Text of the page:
Horticulture club holding spring plant sale

As CSU students are approaching graduation this year, many are faced with a decision of what to do once they reach the “real world.” Some students, such as Mark Frey, a senior environmental horticulture major and president of the Horticulture Club, are lucky enough to know where their passion lies.

Senior horitculture major Mark Frey ties tomato plants in preparation for the Horticulture Club plant sale Wednesday. The Horticulture Club will be selling plants at the flea market today to raise money for the club to compete at MACHS, Mid America Collegiate Horicultre Society competition.
Senior horitculture major Mark Frey ties tomato plants in preparation for the Horticulture Club plant sale Wednesday. The Horticulture Club will be selling plants at the flea market today to raise money for the club to compete at MACHS, Mid America Collegiate Horicultre Society competition.

This Thursday and Friday, CSU’s Horticulture Club will provide an opportunity to purchase a home-grown Mother’s day gift, and has also created a way for the students of the club to do what they love: grow things. CSU’s Horticulture Club spring plant sale will take place on Thursday from 9 a.m. to 4 p.m. in the LSC Flea Market and Friday in the PERC building by Academic Village.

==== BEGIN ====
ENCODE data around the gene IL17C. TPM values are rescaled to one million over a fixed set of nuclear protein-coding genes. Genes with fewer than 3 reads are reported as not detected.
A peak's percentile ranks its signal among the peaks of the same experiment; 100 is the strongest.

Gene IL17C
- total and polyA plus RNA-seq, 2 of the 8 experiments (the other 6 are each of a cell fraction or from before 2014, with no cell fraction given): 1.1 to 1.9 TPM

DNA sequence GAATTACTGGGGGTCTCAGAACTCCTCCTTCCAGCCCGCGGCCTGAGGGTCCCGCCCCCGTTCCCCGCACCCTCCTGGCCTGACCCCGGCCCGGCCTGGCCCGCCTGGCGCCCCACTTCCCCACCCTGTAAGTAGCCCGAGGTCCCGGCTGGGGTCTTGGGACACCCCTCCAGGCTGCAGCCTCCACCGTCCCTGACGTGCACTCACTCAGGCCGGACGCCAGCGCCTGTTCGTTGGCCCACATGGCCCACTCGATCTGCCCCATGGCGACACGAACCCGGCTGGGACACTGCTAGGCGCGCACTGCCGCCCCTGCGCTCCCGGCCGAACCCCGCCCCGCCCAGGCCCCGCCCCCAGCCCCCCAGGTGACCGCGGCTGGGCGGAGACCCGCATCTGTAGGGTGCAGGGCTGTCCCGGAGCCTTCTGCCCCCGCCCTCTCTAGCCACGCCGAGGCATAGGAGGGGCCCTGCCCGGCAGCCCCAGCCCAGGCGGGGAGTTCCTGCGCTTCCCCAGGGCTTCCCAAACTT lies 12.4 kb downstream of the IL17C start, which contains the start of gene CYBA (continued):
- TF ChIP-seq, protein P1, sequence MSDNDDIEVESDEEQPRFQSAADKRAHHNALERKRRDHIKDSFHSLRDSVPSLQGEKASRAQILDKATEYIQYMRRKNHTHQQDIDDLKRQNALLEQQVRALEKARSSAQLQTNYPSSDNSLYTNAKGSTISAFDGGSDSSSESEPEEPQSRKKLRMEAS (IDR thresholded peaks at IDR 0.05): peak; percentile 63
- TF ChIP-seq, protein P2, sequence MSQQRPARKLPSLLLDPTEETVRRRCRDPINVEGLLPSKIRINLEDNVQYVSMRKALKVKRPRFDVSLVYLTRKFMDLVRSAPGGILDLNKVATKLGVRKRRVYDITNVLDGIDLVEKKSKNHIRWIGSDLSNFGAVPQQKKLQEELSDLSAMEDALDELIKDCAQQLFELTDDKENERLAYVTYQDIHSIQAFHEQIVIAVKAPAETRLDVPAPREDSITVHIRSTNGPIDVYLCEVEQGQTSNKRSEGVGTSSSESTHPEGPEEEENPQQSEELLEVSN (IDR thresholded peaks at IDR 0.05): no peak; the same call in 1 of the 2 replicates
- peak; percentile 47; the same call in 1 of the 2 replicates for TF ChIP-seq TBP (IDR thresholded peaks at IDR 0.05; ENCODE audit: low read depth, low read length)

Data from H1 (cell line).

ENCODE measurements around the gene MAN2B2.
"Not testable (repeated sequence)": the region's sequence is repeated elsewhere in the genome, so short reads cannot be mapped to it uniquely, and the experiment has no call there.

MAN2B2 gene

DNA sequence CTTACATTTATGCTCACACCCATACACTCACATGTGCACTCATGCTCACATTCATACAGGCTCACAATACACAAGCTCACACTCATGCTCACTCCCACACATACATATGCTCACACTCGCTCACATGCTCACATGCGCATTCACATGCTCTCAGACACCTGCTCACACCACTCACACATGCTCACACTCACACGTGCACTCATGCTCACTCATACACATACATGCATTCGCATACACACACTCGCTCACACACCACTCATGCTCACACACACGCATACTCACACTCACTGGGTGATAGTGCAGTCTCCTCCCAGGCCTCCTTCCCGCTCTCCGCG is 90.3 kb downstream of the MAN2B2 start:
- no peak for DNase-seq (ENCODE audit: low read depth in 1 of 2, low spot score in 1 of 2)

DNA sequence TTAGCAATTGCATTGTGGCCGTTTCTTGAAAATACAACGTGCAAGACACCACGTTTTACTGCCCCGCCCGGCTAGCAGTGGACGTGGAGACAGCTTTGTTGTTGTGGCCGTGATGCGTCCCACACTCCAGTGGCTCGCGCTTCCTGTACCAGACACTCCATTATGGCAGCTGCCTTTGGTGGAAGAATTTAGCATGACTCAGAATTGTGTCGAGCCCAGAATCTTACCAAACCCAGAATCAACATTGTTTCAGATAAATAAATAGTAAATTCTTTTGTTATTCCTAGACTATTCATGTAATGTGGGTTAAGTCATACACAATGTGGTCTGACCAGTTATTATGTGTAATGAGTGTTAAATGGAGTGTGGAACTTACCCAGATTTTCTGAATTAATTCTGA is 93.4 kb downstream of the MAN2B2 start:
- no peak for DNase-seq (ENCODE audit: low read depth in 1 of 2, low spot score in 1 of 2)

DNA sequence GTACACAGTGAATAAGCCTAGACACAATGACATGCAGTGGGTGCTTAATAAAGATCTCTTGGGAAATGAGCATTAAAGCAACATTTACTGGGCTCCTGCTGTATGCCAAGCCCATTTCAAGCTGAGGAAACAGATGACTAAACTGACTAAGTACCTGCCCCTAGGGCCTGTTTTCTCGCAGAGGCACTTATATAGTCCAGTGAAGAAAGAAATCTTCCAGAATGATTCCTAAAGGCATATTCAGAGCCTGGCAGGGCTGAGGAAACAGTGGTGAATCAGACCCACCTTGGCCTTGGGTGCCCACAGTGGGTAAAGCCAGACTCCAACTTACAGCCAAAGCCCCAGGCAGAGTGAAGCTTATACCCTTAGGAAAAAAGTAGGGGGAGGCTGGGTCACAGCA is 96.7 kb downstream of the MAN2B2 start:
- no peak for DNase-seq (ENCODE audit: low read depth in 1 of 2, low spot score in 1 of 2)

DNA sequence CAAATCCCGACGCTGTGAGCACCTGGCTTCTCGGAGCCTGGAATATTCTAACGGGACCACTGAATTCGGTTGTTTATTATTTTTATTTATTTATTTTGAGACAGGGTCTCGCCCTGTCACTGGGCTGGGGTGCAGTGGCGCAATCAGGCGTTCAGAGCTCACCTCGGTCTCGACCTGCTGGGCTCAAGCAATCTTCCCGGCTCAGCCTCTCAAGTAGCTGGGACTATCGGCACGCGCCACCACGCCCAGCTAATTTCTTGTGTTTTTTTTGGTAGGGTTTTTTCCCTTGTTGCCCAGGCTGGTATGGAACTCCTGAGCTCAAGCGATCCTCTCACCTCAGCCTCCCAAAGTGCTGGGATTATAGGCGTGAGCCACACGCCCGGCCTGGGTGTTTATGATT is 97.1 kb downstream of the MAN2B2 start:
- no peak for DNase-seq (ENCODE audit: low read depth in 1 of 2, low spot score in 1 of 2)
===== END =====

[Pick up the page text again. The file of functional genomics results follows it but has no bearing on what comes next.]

The plants that will be available range from perennial flowers such as pansies, violas, and gazanias, to succulents such as sedums, aloes, and cacti. They will also be selling various house plants, tomatoes, mint and thyme. Plant prices range from two to five dollars, with planters also available at $10 apiece, Frey said.

The students will be selling plants they first started growing in February and March, and have caring for ever since, Frey said.

Frey grew up in a mountainous, rural region and was very interested in all things outdoorsy. After taking a greenhouse management class in high school, he said knew he wanted to major in horticulture, and maybe even start his own botanic garden.

“Living in cities, a lot of people won’t be able to enjoy (nature) this day in age. That’s why I thought I could start a garden and bring it to a community so people have this resource to get in tune with nature,” Frey said.

Frey, who will be working at a nursery this summer, explains that a botanic garden is a “living museum,” which needs national accreditation. Not only does he enjoy being involved in the plant growth, Frey believes these gardens are a crucial part of society.

“If we run into problems with our current food system we can be able to re-breed and kind continue the life cycle of plants,” Frey said.

Ariel Piper, senior environmental horticulture major and the current club secretary, said that the club is trying to raise money with the plant sale for various trips, such as the Mid America Collegiate Horticulture Society competition in the fall.

Piper said the competition, which is in Wisconsin, is against horticulture schools across the nation and consists of tests on general knowledge, plant identification, as well as fruit and vegetable judging.

“Our motto on the back of our T-shirts is: life is a garden, dig it,” Piper said.

Collegian Writer Cailley Biagini can be reached at news@collegian.com.